The $1 tr Short Un­der­ly­ing US Stocks’ Spring Awak­en­ing

The Economic Times - - Companies -

New York: Skep­ti­cism is one thing this rally hasn’t lacked.

Amid its big­gest about-face in nine decades, a funny thing has hap­pened in the US stock mar­ket, where rather than loosen their grip bears have grown ever-more im­pas­sioned. They’ve sent short in­ter­est to an eightyear high and above $1 tril­lion, by one an­a­lyst’s math. Po­si­tion re­ports from the Com­mod­ity Futures Trad­ing Com­mis­sion show mu­tual fund man­agers are more skep­ti­cal now than any time since at least 2010.

In short, dis­be­lief is run­ning ram­pant af­ter $2 tril­lion was re­stored to share val­ues in six months. A cho­rus of Wall Street prog­nos­ti­ca­tors says that’s a big rea­son the rally can keep go­ing. “There’s an enor­mous de­mand com­ing,” said Thomas J. Lee, manag­ing part­ner at Fund­strat Global Ad­vi­sors LLC., in an in­ter­view with Bloomberg TV . “Re­tail in­vestors are about to put a lot of money into the eq­uity mar­kets be­cause they’re trend fol­low­ers and the S&P has had two pos­i­tive quar­ters in a row. Funds can’t keep a tril­lion short po­si­tion, larger than March ’09.”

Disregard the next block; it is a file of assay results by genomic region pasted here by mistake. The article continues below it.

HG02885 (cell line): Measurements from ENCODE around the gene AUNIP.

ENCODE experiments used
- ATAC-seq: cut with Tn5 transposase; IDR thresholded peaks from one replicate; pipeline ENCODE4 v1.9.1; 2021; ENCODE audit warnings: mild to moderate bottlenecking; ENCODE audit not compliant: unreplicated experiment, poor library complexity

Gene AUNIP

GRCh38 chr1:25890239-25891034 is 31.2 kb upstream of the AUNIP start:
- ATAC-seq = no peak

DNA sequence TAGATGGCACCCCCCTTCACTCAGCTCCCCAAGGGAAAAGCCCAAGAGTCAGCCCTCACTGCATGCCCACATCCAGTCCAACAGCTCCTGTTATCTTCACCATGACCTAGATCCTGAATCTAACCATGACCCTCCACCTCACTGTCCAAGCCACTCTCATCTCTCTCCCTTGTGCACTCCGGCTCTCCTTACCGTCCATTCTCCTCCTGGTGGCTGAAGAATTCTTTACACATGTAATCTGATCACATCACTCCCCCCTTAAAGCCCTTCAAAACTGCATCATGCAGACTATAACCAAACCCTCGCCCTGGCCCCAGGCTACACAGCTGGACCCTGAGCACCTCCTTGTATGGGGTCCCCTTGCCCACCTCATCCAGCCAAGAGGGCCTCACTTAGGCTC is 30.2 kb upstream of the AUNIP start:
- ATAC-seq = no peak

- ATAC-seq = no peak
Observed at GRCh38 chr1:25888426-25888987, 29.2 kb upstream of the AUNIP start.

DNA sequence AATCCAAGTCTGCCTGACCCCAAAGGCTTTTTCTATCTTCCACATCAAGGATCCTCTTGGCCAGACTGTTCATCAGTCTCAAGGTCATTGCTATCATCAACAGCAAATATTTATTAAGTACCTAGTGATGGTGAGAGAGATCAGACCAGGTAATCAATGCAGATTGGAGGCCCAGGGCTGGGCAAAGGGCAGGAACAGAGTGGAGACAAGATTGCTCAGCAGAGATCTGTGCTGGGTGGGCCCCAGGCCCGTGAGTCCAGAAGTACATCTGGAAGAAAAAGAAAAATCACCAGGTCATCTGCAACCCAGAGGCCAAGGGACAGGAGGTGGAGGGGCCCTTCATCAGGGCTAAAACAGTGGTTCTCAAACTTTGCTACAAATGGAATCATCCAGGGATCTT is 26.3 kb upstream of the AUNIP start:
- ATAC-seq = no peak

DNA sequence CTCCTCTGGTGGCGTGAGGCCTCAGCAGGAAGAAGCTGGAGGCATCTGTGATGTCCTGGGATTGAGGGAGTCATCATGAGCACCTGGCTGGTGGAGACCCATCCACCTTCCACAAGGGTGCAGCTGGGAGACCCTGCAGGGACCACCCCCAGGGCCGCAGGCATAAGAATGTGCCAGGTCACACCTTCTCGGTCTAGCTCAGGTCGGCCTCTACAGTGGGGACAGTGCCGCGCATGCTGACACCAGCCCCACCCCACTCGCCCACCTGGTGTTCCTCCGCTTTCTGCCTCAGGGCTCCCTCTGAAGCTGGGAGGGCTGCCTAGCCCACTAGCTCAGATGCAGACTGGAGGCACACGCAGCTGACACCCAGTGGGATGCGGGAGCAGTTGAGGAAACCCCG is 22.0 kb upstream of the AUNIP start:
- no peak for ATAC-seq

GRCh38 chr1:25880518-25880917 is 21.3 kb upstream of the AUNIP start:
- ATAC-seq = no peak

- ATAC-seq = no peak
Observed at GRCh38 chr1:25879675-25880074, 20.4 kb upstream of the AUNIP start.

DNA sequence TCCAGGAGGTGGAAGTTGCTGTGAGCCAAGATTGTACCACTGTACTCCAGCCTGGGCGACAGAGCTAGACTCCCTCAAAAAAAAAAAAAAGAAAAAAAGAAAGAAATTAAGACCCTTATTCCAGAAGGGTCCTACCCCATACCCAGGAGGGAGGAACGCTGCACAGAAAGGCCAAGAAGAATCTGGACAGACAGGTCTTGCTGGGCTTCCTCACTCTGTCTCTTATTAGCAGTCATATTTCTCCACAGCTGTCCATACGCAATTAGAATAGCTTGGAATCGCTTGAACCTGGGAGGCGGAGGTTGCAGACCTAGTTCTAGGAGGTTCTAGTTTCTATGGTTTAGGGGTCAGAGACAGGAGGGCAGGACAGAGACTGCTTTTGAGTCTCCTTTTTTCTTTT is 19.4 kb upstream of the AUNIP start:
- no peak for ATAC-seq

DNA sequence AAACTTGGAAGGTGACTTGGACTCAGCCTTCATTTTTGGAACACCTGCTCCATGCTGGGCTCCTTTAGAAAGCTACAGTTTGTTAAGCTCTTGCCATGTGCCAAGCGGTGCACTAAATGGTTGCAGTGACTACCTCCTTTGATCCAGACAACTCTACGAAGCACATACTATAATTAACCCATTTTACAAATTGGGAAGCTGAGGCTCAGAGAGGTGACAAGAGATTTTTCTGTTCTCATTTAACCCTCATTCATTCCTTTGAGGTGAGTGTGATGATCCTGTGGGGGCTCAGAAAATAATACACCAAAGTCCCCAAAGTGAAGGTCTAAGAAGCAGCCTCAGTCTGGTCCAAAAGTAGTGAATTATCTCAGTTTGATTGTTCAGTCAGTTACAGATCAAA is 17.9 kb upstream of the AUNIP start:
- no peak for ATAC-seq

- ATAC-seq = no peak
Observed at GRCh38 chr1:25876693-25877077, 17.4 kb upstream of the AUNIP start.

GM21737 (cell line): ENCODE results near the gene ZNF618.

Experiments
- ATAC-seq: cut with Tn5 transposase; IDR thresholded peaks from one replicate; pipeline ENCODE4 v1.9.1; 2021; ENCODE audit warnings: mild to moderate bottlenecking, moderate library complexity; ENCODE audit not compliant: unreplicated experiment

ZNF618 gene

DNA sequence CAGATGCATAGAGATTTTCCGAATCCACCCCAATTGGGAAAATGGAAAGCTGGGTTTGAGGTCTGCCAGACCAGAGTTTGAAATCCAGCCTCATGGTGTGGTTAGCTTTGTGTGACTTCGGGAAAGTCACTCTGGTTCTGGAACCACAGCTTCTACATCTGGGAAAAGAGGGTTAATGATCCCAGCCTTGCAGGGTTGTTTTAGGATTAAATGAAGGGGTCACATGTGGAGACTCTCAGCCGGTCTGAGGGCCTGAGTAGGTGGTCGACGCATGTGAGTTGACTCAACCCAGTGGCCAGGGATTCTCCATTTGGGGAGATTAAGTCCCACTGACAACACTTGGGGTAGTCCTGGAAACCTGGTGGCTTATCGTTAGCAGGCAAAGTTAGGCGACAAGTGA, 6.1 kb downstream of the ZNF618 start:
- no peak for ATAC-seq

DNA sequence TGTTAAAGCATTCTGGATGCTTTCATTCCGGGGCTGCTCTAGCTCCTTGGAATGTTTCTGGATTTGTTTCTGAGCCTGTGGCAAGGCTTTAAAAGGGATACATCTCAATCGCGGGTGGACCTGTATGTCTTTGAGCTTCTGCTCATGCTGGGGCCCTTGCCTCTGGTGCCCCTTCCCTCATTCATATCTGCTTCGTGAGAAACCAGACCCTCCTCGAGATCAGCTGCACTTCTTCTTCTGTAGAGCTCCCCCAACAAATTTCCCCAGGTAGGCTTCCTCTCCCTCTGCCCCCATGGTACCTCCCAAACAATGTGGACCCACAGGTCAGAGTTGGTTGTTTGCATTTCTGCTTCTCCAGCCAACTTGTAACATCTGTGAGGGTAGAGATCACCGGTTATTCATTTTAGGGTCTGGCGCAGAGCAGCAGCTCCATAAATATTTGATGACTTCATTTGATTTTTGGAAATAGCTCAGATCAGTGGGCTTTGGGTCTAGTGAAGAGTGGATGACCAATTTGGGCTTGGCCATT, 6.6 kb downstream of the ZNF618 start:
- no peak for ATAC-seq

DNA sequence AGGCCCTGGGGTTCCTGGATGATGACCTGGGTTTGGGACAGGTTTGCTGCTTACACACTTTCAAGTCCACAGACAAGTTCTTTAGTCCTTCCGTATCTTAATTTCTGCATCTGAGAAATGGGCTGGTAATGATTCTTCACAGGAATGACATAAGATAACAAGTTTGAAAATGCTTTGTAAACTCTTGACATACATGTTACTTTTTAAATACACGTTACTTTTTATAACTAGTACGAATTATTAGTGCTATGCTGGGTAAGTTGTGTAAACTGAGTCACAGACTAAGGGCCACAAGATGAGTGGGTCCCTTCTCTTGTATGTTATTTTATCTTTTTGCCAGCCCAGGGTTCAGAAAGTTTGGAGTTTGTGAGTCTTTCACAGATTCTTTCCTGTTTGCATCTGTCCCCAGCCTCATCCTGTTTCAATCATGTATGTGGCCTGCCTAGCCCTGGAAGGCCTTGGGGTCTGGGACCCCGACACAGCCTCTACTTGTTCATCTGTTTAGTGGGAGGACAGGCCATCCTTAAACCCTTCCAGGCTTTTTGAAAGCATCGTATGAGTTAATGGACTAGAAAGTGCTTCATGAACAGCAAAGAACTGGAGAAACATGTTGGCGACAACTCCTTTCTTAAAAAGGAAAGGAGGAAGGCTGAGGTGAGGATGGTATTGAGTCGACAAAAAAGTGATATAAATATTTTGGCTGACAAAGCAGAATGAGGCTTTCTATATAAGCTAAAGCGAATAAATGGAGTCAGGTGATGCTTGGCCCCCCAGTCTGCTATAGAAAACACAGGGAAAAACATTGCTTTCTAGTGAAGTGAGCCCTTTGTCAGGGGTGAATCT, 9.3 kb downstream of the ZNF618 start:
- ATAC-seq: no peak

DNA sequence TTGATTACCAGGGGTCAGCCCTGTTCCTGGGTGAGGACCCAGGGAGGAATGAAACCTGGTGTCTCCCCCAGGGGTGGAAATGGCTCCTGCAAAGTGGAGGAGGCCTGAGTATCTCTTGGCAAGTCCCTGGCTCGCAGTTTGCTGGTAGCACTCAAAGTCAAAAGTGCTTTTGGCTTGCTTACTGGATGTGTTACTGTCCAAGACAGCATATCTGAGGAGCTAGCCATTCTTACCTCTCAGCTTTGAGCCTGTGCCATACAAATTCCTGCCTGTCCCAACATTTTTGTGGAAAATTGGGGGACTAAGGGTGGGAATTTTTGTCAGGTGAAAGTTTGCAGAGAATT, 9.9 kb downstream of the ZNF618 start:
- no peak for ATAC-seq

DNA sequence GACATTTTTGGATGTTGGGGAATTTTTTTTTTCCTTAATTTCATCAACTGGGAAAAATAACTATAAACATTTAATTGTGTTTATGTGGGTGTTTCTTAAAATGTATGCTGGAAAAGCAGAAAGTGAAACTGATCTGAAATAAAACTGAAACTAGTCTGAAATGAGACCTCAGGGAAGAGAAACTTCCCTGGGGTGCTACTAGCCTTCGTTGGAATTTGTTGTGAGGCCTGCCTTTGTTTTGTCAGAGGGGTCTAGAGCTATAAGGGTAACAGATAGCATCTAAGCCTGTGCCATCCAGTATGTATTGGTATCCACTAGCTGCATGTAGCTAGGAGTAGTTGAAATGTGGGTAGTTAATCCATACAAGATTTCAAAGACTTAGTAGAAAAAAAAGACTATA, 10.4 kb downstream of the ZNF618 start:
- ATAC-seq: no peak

It started in Au­gust, when bear­ish in­vestors sent bets against US stocks above 4% of avail­able shares for the first time in six years. They haven’t backed off since. By the end of Fe­bru­ary, the ra­tio climbed to 4.4%, the highest since 2008. As of March 15, that level was 4.3%, equiv­a­lent to a short po­si­tion just un­der $1 tril­lion.

Bear­ish­bet­sare­sowidespread they’re skew­ing the mar­ket’s re­sponse to news in fa­vor of ral­lies, ac­cord­ing to a note to clients from JPMor­gan Chase.

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